The older I get, the more attuned I am to the transitions that occur around me – changes in my own life, in the lives of others and in the world. The obvious starting point are the seasons. Every year, it is as if the transition from fall to winter, or winter to spring is slower and, somehow, more deliberate than the year before.
Ever stop to think about how many transitions are taking place, all around you, at any one point in time? I don’t necessarily mean “change” in the rapid sense, but the gradual turning or moving. For example, in my own life, I see these transitions:
* Although winter officially began the other day, it has yet to get really cold in Washington, though it has started. Gradually, it’s getting colder.
* We’re about to get a new mayor and council chair in Washington, and the transition from Tony Williams to Adrian Fenty is nearly complete.
* Redevelopment in my neighborhood took off five years ago, and while the market has slowed dramatically, changes are still gradually taking place.
* In my own life, I’m getting married next year and I’m in the middle of a home remodeling project that has created its own form of chaos within these four walls.
The fact that I am noticing more carefully how these changes affect me has to be a natural part of aging, at least for the majority of people. I was never one who lived my life full-throttle without regard for the world around me, so I’ve always been conscious of how things change, but with a greater number of years comes the wisdom to both anticipate and appreciate the changes. If that weren’t the case, I don’t think I’d be comfortable on my present spiritual path, which is built upon changing myself in order to change the world.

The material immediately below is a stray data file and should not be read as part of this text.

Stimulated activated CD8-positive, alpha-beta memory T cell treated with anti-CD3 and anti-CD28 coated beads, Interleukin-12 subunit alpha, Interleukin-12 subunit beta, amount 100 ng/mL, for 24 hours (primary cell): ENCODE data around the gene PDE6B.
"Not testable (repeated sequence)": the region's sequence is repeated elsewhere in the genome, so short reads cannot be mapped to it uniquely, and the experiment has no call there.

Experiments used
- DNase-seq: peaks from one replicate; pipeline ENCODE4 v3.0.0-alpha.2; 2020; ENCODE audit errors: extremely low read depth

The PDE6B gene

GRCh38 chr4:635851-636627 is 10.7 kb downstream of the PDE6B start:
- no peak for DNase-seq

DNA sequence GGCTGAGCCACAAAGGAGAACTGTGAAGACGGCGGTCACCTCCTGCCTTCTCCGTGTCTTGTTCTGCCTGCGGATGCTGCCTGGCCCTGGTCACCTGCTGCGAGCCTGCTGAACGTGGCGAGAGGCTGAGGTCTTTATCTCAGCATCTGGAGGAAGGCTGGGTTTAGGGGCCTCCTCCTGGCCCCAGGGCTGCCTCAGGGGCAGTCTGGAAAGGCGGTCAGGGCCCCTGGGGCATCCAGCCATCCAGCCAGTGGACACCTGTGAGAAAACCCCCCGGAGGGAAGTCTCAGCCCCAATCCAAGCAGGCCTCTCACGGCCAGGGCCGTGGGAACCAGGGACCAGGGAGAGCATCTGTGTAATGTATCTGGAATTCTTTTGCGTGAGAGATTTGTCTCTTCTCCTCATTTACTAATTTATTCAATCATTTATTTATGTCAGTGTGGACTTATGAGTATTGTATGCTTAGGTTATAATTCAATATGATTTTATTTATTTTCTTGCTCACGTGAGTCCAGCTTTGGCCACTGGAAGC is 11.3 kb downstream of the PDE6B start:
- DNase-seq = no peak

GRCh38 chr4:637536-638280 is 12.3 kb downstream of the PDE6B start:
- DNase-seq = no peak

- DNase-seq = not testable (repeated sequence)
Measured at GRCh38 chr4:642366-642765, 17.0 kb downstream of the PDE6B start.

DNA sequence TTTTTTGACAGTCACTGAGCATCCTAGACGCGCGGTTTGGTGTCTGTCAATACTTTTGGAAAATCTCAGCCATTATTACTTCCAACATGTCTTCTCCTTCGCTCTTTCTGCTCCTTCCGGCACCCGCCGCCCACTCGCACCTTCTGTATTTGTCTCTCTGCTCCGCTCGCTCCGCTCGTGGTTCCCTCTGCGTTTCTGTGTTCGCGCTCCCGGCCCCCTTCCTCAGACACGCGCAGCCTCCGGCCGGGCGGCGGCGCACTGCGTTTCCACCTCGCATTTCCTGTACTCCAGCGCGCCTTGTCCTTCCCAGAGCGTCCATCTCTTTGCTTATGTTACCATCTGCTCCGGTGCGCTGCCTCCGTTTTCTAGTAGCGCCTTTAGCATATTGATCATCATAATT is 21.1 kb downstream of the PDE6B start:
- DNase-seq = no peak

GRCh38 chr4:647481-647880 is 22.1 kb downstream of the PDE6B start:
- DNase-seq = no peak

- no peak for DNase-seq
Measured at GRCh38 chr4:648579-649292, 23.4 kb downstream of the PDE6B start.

Perhaps most important of these transitions is my own realization that I am part of something much bigger than anything I could have ever conceived as a teenager or young adult.
The whole concept of nationalism (i.e., God Bless America or Viva la France) holds us back from connecting with all of humanity and the seeds of compassion (capable of truly changing the world) that are within each of us. Pope Benedict XVI remarked yesterday about how shameful it is that we – humanity – are deaf to the “heart-rending cry” of the of people around the globe dying of hunger, sickness, poverty and war. How can the world stand by while Darfur unfolds?
To talk of the needs of the human race overlooks the interconnectedness we have with animals, the planet and the universe. Aren’t we all – plant, animal or mineral – essentially the same? The Hindu concept of Indra’s Net is probably closer to reality than many people think.
My own realization of these things reminds me that one personal and inevitable transition, growing older, isn’t as easy as I once thought. Life doesn’t get easier, as I used to assure myself 10 years ago.
And the same seems to hold true for society. The longer we’re all around, the more challenges we’ll create for each other (and future generations) to deal with.